You will need:
Changing the springs can be a dangerous job. The free length of the springs is huge, and so when they are compressed enough to fit and remove they have a lot of stored energy. If one should suddenly be released, it will fly around, damaging you, the car, or anything else in the way. If one of the spring compressors should come off, it will be flung about with a lot of force. Before using the spring compressors, check that the hooks are complete and undamaged. They should latch firmly on the spring coils, but any chipping to the hooks could reduce the safety margin. Also, there is usually a pin in one end of the threaded bar which is to prevent one of the hooks coming off. You will need to knock out this pin, as there is not enough room for the bar to be turned with it in. Do not try to separate the main swivel ball joints with a “forked chisel” type separator. a) it won’t work, and b) you will damage the ball joint rubbers, a sure MOT fail next year! The lever separator I used is made by Sykes-Pickevant.
1. Jack up the front of the car, and support it on axle stands under the front end of the chassis rails.
2. The job will be a whole lot easier if you remove the hub carrier, so:
3. Remove the brake caliper by bending back the locking tabs on the fixing bolts, and undoing them. This is where the 19mm 6-sided socket and the breaker bar will be useful. These bolts are often seized, and need more than the usual effort to shift. Tie the caliper to the body so as to ensure that the brake pipe and the pad warning cable are not under stress.
4. Undo the two 22mm nuts securing the top and bottom ball joints, and separate them. If the separator is inclined to fall off, put a nut back on the stud, screwed on just enough to make a wider top to the stud.
5. Separate the track-rod end ball joint.
6. Slacken off the 19mm pivot bolt securing the lower arm to the subframe. This will allow the arm to swing more freely, and reduce the chance of damaging the bush.
7. Tie the upper arm up as far as possible. If it is still in the way, remove the rubber bump stop. If the arm won’t move that far, remove the split pin securing the nut on the upper arm pivot bolt, and slacken this off.
8. Undo and remove the two bolts securing the tie bar and anti-roll bar bracket to the lower arm
9. Lift the end of the lower arm with a jack, and remove the shock absorber. Caution: There is nothing keeping the lower arm up except the jack when the shock absorber is removed!
10. Put the chain up the middle of the spring, and pass the shock absorber bolt through the top link. Either put a long bolt through the bottom link, or tie the end to something solid. This is your safety net.
11. Lower the arm by about an inch or so, and put the spring compressors on the spring, one each side, hex drive ends down. There must be three free loops between the hooks. Do not try to tighten up the spring compressors if they are not both like this. If you have difficulty putting the compressor hooks between the spring coils, lower the arm enough to open the spring coils. Tie the two compressors together with a piece of rope, so that if one flies off, it won’t hit anything. Tighten the two compressors until the distance between the hooks is about half as much.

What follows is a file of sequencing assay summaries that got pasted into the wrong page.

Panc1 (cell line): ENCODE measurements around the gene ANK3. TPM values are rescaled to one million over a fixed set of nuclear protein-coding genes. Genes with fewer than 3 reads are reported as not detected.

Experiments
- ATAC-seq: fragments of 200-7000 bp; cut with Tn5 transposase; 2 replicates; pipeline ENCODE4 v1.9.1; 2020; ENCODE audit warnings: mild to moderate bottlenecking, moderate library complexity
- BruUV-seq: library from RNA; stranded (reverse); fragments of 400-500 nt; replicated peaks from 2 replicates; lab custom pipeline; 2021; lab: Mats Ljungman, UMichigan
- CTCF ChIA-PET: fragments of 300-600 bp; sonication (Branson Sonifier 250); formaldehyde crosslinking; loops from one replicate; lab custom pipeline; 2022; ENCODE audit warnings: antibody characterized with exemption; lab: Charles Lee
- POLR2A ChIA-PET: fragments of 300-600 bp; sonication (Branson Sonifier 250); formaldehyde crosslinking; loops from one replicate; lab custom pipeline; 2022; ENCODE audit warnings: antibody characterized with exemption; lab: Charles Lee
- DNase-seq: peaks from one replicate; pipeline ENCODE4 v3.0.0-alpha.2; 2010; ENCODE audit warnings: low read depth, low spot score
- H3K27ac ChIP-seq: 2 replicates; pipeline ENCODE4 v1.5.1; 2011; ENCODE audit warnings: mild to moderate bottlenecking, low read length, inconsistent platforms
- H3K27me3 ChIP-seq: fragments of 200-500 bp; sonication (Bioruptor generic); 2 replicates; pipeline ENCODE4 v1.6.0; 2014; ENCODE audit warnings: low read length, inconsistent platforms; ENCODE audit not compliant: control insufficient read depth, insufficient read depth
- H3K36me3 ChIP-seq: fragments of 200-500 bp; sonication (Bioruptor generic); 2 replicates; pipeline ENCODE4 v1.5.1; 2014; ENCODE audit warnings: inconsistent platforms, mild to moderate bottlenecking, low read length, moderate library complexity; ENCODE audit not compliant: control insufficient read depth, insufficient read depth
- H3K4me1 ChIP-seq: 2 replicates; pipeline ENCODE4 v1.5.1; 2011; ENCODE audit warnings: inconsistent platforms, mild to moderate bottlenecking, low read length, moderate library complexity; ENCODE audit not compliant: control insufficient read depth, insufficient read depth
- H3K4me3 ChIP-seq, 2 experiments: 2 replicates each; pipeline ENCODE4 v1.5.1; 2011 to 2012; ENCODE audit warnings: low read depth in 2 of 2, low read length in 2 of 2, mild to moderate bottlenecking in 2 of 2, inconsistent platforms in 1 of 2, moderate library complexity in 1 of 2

12. Lower the arm slowly. As the angle on the jack becomes poor, place the second jack under the arm, and take the weight, while you re-seat the first jack. If you are using a trolley jack, ensure that it rolls forward correctly as the arm pivots.
13. When the arm is lowered as far as possible, the spring should now be free. If it is not, jack up the arm again, and tighten the compressors some more. When the spring is loose, drop the safety chain and carefully lift out the spring.
14. It is not possible to simply remove the compressors from the spring, they’re not long enough! First measure the length of the spring, in its compressed state. Write this value down as the “assembly length”. Then loosen the compressors until they are at the end of their motion. (you may prefer to put the safety chain though the spring at this point, attached at each end to something heavy). Now, either with the spring squasher, or with a second set of compressors, take the pressure off the first set. Then you can release the second set, or undo your spring squasher.
15. When fitting the new springs, (or refitting the ones you’ve got, if you’re salvaging a set), you will first have to compress them to the right length to fit. With a free spring, standard spring compressors cannot reach enough loops to compress the spring enough, so using the second set, or the spring squasher, compress the new spring until you can put the compressors on so as to have 3 free loops, as before. Place these compressors as in the diagram (fig 2). Tighten the compressors until the length of the spring is the “assembly length”.
16. Fit the spring on the lower arm, and engage it with the flange on the subframe. Make sure that the straight part at the bottom of the spring is lined up with the shaped part of the lower arm.
17. Insert the safety chain, and jack up the lower arm. If you are using screw jacks, you will need to pause several times to support the arm with one jack, while you re-seat the other. Make sure that you end up with the shock absorber hole in the lower arm free.
18. When the arm is up enough, slacken and remove the compressors.
19. Remove the chain, and refit the shock absorber.
20. Panic over! Now reassemble the other parts that were removed. Clean the studs on the ball joints before refitting the hub carrier. (It also helps to connect the track rod end before tightening the main ball joint studs, as it gives you something to tighten against). Do not tighten the upper and lower arm pivot bolts until the car is resting on its wheels. This makes sure that the rubber bushes are in the correct position at the normal ride height. Don’t forget to refit the bump stops if you removed them!